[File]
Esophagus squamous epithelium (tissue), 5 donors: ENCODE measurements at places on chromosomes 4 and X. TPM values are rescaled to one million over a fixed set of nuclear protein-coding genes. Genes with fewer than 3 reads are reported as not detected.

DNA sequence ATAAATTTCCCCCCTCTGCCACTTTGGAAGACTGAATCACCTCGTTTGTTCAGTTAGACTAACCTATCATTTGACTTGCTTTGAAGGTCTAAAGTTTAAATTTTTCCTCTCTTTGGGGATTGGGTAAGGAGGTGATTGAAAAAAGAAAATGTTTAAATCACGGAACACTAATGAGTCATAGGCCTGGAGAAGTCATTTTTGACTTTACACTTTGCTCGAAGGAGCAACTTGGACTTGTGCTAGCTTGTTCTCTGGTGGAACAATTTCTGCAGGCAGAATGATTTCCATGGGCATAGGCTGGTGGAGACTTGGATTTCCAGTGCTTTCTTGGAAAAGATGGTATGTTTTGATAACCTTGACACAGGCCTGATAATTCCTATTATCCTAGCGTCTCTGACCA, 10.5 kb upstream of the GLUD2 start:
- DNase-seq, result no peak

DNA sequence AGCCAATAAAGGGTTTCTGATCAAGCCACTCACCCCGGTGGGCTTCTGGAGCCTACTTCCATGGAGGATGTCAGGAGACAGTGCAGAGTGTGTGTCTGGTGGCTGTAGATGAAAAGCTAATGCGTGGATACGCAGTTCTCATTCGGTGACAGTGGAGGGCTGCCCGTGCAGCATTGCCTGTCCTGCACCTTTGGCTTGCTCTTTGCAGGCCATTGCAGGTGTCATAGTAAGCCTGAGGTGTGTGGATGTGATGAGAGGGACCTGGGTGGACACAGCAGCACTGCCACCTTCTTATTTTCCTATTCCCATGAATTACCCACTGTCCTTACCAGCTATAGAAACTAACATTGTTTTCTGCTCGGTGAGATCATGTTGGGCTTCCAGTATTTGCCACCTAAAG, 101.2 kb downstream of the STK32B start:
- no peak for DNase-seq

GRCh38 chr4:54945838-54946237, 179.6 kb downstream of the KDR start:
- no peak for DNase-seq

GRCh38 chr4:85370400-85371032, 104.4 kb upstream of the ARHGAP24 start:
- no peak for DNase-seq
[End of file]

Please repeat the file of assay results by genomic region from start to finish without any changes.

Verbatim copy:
Esophagus squamous epithelium (tissue), 5 donors: ENCODE measurements at places on chromosomes 4 and X. TPM values are rescaled to one million over a fixed set of nuclear protein-coding genes. Genes with fewer than 3 reads are reported as not detected.

DNA sequence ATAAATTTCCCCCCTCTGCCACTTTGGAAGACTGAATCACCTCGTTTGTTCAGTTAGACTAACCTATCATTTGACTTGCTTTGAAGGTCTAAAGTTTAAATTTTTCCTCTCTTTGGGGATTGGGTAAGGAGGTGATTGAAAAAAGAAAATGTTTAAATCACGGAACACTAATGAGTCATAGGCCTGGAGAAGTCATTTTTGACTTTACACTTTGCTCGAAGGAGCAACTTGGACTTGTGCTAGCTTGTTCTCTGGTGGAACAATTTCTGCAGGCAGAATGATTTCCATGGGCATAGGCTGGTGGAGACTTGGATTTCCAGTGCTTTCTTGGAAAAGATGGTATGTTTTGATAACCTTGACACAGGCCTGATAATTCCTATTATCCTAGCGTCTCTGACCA, 10.5 kb upstream of the GLUD2 start:
- DNase-seq, result no peak

DNA sequence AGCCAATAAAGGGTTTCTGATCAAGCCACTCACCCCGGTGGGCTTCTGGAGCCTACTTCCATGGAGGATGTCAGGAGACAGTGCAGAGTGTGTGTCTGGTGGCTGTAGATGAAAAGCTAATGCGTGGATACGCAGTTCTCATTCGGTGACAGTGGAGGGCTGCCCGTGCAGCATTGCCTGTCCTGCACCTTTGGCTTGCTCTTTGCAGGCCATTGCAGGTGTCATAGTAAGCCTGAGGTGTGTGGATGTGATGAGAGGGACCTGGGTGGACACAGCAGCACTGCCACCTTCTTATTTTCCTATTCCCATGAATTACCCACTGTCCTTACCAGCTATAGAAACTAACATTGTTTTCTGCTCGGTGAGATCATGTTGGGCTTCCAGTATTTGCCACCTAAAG, 101.2 kb downstream of the STK32B start:
- no peak for DNase-seq

GRCh38 chr4:54945838-54946237, 179.6 kb downstream of the KDR start:
- no peak for DNase-seq

GRCh38 chr4:85370400-85371032, 104.4 kb upstream of the ARHGAP24 start:
- no peak for DNase-seq